It could be easily argued that the biggest Brown mark against SBC is
the
 high embodied-energy content of the cement and/or lime that is used in
the
 "typical" SBH, (ie slab-on grade foundation, PC and/or lime plaster
skins
inside and out).

 If the only officially-recognised fire test data "out there" is data
for
PC/lime plasters then those will likely be the only plaster types that
 will be recognised by the officials who decide upon what gets written
into
the Codes or gets built in their jurisdictions for a long, long time.
(Remember the rebar pins requirement ?)

In most parts of the world outside of Krazy Kalifohnia (where the
 landscape spontaneously self-combusts on a regular basis) fires begin
on
the interiors of buildings and it is the fire resistance of interior
materials that are of primary concern.

There is really no reason why we should not be promoting the use of
earthen plasters on interiors since its weakness (poor weathering
resistance) is not an issue on interiors.

 There is no doubt in my mind nor should there be in that of any
building
 or fire official that 40mm or more thickness of a Portland cement or
lime
 plaster is at least as fire resistive as any of the conventional
cladding
 materials that are routinely used in urban housing situations --
vinyl,
 wood or aluminum siding, synthetic stucco-covered polystyrene foam
boards
etc.

 Nor is there any doubt in my mind that Portland cement/lime plasters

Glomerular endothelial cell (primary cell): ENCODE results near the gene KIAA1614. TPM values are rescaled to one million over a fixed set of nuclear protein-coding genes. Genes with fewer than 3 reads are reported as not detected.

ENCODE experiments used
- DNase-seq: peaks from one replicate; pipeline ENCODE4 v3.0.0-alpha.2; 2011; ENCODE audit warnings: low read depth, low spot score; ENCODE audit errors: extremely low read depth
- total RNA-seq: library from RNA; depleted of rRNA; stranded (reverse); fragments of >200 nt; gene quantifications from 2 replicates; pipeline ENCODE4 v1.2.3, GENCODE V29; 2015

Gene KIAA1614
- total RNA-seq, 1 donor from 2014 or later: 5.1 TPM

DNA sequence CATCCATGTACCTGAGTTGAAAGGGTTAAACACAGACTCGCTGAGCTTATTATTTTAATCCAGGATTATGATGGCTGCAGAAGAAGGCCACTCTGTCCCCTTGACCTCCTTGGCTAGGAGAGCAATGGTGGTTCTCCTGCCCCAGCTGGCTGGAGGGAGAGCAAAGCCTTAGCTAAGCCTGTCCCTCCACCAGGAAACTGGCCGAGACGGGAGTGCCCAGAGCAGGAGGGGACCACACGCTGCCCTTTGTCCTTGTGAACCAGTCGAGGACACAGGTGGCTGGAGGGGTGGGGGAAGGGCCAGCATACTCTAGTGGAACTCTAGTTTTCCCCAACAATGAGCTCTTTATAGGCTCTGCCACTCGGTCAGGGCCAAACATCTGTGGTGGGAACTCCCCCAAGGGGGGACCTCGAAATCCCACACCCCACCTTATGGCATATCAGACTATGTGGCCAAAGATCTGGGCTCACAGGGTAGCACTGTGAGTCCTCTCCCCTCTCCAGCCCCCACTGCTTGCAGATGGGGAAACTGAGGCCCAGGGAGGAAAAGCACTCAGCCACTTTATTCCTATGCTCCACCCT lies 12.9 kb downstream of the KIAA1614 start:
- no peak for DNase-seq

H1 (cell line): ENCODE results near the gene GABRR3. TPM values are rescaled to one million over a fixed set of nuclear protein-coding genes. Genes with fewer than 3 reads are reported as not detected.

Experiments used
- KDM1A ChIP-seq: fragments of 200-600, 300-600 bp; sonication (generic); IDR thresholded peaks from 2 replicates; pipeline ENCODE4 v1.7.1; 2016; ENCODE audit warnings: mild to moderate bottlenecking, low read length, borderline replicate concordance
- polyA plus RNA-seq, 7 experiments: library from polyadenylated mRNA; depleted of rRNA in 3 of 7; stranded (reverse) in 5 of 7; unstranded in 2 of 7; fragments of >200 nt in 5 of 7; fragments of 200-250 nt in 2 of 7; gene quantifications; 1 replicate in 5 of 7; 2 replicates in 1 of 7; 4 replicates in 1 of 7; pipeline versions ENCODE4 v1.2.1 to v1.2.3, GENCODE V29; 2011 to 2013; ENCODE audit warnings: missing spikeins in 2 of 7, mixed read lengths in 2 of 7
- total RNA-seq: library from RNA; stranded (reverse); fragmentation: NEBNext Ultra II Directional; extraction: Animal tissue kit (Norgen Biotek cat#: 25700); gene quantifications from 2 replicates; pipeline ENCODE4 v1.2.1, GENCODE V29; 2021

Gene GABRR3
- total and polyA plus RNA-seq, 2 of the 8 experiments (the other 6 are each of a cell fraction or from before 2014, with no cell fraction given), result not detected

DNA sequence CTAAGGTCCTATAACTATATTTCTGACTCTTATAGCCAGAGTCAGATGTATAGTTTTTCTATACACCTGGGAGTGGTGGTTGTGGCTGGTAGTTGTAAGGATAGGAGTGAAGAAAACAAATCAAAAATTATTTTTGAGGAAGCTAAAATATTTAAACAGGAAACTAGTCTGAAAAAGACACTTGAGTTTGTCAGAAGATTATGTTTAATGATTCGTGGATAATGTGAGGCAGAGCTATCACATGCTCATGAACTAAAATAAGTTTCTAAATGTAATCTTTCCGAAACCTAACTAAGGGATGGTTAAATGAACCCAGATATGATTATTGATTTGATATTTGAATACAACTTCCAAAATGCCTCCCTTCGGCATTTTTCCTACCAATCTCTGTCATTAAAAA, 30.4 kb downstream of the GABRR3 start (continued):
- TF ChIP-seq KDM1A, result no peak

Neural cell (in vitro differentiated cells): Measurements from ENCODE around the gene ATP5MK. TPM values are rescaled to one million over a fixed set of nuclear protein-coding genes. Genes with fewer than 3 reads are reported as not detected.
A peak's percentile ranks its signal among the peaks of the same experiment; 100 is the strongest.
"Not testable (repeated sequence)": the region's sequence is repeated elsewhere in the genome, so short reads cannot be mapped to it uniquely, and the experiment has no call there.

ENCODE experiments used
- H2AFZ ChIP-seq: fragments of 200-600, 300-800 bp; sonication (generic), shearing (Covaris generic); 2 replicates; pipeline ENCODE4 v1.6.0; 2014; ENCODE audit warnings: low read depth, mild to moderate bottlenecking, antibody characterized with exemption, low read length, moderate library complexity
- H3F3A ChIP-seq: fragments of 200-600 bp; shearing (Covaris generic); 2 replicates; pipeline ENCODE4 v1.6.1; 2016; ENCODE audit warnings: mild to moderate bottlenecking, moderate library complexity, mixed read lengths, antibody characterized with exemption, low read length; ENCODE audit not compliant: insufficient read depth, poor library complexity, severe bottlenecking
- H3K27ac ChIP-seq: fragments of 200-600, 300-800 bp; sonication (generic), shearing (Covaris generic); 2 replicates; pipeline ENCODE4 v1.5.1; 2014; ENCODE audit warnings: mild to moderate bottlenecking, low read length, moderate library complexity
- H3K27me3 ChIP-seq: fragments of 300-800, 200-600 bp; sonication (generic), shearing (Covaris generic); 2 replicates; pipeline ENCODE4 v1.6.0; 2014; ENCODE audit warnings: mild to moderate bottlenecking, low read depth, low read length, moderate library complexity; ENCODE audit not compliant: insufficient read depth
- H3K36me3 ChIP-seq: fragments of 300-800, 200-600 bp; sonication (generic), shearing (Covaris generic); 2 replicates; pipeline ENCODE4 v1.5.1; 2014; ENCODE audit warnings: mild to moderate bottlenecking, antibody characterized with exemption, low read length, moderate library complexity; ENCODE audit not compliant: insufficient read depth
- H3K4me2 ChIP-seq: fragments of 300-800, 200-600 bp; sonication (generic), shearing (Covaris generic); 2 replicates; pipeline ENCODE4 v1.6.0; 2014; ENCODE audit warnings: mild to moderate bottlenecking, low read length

do
 not provide sufficient protection against rain wetting of SB walls if
the
plaster is fully exposed.

 If SBC were to gain widespread use in urban scenarios, I doubt very
much
that the tight confines of urban and suburban lots would allow for the
 widespread use of wrap-around porches and sufficiently wide overhangs
that
would be required to provide adequate protection for fully exposed
plasters.

So that tells me rainscreen claddings will likely be the cladding of
necessity in urban situations and since bales need to be fully
 encapsulated by plaster, even beneath rainscreen claddings, do we
really
 want to be creating a scenario where future SBH builders will be
required
 to use PC/lime plasters under those rainscreens even though the
weather
 resistance/hardness/durability aren't really required and where
earthen
plasters (albeit slightly thicker to make up for lower strength) would
serve quite nicely ?

 I say if only two walls can be tested, test one with PC/lime plaster
on
 on-edge bales if you absolutely must test a PC/lime plaster, but the
other
one absitively & posolutely should be an earthen mix, preferably a mix
that is *the* best in the SB World so that the numbers that do result,
will amaze the pants off of the officials.

=== * ===
Rob Tom
Kanata, Ontario, Canada
<ArchiLogic at chaffyahoo dot ca>
(winnow the chaff from my edress in your reply)

Please visit <a  target="_blank" href="http://www.mercycorps.org/";>http://www.mercycorps.org/</a>